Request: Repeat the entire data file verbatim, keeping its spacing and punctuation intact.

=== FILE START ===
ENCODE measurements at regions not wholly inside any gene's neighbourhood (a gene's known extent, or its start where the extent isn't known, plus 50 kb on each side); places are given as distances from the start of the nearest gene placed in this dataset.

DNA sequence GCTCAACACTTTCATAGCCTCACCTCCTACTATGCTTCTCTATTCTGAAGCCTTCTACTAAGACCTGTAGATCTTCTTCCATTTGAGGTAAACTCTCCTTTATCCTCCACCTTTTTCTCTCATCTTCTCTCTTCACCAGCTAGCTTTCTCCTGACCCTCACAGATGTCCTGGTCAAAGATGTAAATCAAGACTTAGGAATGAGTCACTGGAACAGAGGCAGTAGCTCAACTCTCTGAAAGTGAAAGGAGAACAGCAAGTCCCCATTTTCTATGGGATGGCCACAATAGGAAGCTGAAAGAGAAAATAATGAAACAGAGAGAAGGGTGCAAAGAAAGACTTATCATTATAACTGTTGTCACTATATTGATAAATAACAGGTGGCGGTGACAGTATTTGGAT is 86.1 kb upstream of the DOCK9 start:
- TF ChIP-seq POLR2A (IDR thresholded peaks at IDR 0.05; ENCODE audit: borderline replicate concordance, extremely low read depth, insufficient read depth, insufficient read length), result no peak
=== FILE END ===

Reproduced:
ENCODE measurements at regions not wholly inside any gene's neighbourhood (a gene's known extent, or its start where the extent isn't known, plus 50 kb on each side); places are given as distances from the start of the nearest gene placed in this dataset.

DNA sequence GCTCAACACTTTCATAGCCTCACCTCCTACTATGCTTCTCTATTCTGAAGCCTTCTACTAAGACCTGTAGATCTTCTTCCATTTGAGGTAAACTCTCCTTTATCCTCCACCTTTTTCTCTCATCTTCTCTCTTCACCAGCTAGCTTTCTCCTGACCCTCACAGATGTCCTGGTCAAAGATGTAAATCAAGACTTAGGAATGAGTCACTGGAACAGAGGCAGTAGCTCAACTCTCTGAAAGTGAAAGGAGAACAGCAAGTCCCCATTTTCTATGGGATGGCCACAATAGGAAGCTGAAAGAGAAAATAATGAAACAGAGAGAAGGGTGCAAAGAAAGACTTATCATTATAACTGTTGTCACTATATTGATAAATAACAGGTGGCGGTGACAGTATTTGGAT is 86.1 kb upstream of the DOCK9 start:
- TF ChIP-seq POLR2A (IDR thresholded peaks at IDR 0.05; ENCODE audit: borderline replicate concordance, extremely low read depth, insufficient read depth, insufficient read length), result no peak